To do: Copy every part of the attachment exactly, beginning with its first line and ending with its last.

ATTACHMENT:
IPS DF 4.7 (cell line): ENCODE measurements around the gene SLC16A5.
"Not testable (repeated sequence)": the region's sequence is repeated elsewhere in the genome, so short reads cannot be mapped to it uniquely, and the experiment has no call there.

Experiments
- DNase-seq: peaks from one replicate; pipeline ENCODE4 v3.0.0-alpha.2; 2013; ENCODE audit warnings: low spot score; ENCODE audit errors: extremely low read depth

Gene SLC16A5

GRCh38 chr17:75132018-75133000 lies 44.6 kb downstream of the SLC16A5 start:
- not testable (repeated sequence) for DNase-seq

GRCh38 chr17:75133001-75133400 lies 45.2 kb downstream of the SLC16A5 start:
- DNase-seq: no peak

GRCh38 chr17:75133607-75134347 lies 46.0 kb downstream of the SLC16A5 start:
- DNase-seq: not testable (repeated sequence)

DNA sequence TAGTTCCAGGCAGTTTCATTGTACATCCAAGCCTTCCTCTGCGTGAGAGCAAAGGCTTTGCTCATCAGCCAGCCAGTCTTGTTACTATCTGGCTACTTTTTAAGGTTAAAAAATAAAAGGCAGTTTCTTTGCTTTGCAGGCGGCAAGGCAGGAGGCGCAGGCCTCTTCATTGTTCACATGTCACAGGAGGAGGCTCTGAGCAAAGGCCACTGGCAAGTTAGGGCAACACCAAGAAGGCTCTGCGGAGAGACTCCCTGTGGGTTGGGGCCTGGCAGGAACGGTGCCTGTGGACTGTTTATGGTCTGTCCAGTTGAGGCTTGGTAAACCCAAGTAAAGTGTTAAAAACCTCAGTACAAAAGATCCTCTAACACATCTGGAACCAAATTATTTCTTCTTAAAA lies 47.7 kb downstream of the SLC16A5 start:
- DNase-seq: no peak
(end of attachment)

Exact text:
IPS DF 4.7 (cell line): ENCODE measurements around the gene SLC16A5.
"Not testable (repeated sequence)": the region's sequence is repeated elsewhere in the genome, so short reads cannot be mapped to it uniquely, and the experiment has no call there.

Experiments
- DNase-seq: peaks from one replicate; pipeline ENCODE4 v3.0.0-alpha.2; 2013; ENCODE audit warnings: low spot score; ENCODE audit errors: extremely low read depth

Gene SLC16A5

GRCh38 chr17:75132018-75133000 lies 44.6 kb downstream of the SLC16A5 start:
- not testable (repeated sequence) for DNase-seq

GRCh38 chr17:75133001-75133400 lies 45.2 kb downstream of the SLC16A5 start:
- DNase-seq: no peak

GRCh38 chr17:75133607-75134347 lies 46.0 kb downstream of the SLC16A5 start:
- DNase-seq: not testable (repeated sequence)

DNA sequence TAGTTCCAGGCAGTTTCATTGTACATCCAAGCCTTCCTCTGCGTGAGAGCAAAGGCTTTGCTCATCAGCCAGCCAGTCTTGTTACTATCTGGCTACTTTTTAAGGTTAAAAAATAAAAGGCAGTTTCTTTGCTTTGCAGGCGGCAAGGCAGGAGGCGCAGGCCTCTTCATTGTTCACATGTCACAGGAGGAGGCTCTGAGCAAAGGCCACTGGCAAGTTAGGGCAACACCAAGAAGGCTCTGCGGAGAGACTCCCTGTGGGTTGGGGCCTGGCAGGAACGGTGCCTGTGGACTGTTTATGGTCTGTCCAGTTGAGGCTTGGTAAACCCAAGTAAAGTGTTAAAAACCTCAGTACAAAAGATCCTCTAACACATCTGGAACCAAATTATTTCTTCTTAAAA lies 47.7 kb downstream of the SLC16A5 start:
- DNase-seq: no peak